« on: August 15, 2014, 07:14:50 AM »
Every time I see this product I can't help but wonder "why not just use a bucket?"
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Mashing higher won't really give you more sweetness, just more body. At 49 IBU you won't have to worry about it being too sweet. Higher IBU's to make it 'American' will also hide some of the lactose sweetness.Making the coffee is different. I'd think you'd get a coffee pot on the Warner plate flavor from that.
I would also might mash higher.
My thought on masing that low is that I will already have a ton of sweetness from the lactose.
But all that is just options - I'm sure the recipe will make tasty beer as is.
Of course there are always exceptions to the rule. But ive found that if you look at a hipster's high school yearbook, you'll often see that he was an Emo, with a skateboard and listening to the Misfits on his walkman. He grew up to be a hipster driving an 86 volvo and hanging out at the farmer's market selling cambucha
Served a near 100% lacto BW at the last homebrew meeting without syrup. Too sour for some, not too sour for others. I would monitor the lacto ferment for the Flemish Red so it doesn't go off the charts.
+2 - Bob's Red Mill Instant Rolled Oats for meAccording to how to brew, flaked oats are the same thing as instant oatmeal oats.
+1. I've used Quaker in oatmeal stout many times.
Thanks everybody. Never had any issues reusing a yeast cake, but always done styles that are very forgiving when it comes to off-flavors. Looking for a nice clean lager flavor on this one.
Since oxygen is more soluble at lower temperatures, I'm sure there's some hypothetical, miniscule increase in risk at colder temperatures. I think in reality that the difference is likely so small that you would have no need for concern. Proper technique (i.e., minimizing aeration, CO2 flushing if possible, etc) will have much more impact on the final product.Actually, less attenuative strains like 1968 often (not always) drop clearer quicker than more attenuative, powdery ones that stay in solution until they finally finish their job and settle out. IMO the very easiest way to avoid yeast absorbing more of your hop character is to remove as much of the yeast from your beer as possible before dry hopping. As in : 1/ Leaving the beer in primary for say 2 - 3 weeks, rack to secondary or keg and dry hop , or
2/ After fermentation is verified done, cold crash the yeast ~ 32F for a few days, then rack to secondary or keg and dry hop.
Either way, you've effectively separated your beer from a lot of yeast. I've done this with 1056, not a terribly flocculent strain, many,many times.
I'll be dry hopping this beer in a few days and I had a question about my racking to secondary. Does it matter if you rack at low temps as opposed to fermentation temps? Are you more likely to suffer oxydation when the beer is cold vs ferm temp? or is it a matter of indifference.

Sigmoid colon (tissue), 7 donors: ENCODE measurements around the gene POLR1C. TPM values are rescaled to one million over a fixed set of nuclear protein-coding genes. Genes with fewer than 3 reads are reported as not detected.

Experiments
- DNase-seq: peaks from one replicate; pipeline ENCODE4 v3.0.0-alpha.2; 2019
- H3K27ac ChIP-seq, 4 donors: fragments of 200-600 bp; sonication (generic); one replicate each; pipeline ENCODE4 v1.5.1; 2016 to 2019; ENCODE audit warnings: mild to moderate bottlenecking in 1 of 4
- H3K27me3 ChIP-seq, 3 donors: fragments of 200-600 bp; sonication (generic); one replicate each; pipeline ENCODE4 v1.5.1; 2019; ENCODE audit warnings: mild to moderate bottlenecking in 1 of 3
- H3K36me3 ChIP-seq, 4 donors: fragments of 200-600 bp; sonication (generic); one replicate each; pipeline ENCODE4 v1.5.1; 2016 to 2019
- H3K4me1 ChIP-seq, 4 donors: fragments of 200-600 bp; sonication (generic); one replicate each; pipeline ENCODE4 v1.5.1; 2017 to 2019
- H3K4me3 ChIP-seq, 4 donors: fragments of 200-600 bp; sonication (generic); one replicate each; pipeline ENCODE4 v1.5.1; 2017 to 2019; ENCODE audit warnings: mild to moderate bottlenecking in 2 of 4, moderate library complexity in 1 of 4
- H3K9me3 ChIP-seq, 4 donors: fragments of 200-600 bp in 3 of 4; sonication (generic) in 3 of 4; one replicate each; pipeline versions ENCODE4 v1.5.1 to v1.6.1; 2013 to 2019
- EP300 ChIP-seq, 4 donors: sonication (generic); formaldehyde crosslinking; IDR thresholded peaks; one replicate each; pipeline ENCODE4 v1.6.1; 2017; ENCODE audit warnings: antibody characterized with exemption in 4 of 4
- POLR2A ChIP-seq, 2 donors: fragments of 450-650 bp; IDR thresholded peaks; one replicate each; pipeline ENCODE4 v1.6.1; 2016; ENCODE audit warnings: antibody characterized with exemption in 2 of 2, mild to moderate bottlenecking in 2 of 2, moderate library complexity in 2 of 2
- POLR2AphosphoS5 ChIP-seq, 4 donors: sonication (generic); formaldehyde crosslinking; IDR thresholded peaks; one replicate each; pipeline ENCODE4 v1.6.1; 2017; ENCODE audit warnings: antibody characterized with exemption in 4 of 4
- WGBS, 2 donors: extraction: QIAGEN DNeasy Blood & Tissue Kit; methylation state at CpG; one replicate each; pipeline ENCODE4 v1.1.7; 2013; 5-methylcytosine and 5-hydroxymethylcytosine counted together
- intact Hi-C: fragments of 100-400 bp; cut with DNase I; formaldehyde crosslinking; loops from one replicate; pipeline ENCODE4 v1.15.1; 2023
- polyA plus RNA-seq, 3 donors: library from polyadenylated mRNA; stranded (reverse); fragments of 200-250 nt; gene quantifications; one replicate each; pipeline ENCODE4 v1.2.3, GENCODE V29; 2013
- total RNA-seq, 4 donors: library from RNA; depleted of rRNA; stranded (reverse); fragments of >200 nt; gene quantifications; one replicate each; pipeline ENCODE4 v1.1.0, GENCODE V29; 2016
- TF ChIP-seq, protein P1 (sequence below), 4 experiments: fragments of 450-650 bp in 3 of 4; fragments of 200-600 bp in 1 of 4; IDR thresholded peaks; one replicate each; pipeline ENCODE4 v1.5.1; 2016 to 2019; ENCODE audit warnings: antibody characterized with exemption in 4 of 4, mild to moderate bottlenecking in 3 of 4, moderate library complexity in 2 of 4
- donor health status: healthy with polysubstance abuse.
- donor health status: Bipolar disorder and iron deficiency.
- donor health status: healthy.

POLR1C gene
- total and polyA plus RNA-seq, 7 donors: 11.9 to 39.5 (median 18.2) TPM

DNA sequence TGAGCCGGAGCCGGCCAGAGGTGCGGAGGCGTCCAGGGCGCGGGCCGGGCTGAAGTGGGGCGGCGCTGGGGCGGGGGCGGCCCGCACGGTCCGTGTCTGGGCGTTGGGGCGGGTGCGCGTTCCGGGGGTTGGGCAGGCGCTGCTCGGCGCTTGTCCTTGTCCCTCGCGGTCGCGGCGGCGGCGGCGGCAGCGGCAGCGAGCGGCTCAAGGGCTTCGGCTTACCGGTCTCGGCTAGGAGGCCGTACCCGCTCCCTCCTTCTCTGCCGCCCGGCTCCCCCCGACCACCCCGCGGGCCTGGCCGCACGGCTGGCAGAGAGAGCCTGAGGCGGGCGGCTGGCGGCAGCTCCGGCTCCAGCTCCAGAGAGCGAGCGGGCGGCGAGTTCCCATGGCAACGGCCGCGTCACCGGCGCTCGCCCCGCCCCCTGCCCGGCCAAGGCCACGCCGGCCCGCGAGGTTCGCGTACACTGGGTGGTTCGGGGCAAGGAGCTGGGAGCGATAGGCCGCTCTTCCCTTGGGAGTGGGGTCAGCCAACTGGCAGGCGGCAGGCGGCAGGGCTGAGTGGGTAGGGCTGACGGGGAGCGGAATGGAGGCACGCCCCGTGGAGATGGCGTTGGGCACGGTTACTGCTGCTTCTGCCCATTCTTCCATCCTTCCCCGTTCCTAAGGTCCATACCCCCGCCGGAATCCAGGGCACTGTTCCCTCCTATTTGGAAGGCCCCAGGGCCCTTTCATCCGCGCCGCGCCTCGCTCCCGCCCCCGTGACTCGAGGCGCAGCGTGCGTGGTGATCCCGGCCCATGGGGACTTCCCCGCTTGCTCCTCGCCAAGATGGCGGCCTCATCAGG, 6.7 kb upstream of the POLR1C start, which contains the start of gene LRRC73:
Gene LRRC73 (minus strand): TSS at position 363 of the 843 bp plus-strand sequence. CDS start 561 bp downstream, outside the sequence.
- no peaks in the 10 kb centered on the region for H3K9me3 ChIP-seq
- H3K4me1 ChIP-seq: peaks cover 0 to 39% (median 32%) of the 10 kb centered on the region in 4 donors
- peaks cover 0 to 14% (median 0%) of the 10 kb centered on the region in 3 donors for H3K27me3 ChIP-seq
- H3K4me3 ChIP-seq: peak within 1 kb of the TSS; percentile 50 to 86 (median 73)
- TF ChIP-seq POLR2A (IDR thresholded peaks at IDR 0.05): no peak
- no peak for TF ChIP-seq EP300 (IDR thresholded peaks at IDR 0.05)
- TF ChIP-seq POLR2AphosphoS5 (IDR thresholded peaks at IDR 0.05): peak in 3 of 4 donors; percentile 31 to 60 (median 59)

The Calendar has begun... needs more beers though. Thanks for the inspiration so far.I will try and remember to share the rough draft. Still dont know what to brew in early sept to have for fall/ early winter though... I can keg for fast drinking if needed. anybody?
I'm kinda worried about the description saying Belgian styles and IIPA. Does that mean Belgian beers with a "Belgian profile" or IIPA that tastes Belgian? They seem to be more concerned with alcohol tolerance than anything else.My thought exactly. I also thought maybe it is something similar to the Rochefort strain which is lower on esters and phenols compared to other Belgian strains.
Rochefort? As in WY1762? Never struck me as being particularly low on esters.
+1 to all of the above. Hotter = faster = more unfermentable sugars = greater body.
You can safely pick one favorite mash time and temperature and use it for 90% of your beers. I mash 90% of mine at 148-150 F for 45 minutes. Occasionally I'll mash a little longer if I want it super dry. Otherwise, that's what I like. You might prefer 155 F.
In any case, I will always argue that 45 minutes is good enough. Or even 40. No need to mash any longer than that unless you want the beer super dry.
Yeah I saw it. Thanks. I am just confused. Do most malts behave in that way? I guess I will have to go back and read the thread in more detail.
A little warning: If you're not a New England homer, you won't be able to stand listening to a Red Sox broadcast.
I find that to be true of most team's announcers who are not your own. Although, I grew up in Chicagoland, I could never stand listening to Hawk Harrelson. My grandfather was a huge White Sox fan, so I listened to a lot of his games. Just couldn't ever become a fan.
However, there are some great ones who are always a treat. Unfortunately a lot of them are passing away. I listen to Vin Scully as often as possible these days.
Thanks for this post and your tasting notes Eric. I had Oro de Calabaza once about 5 or so years ago, not having any idea what I was gettting, or that sour beers even existed. I immediately hated it, but now I do enjoy some sour beers. I will have to give this a try again sometime soon.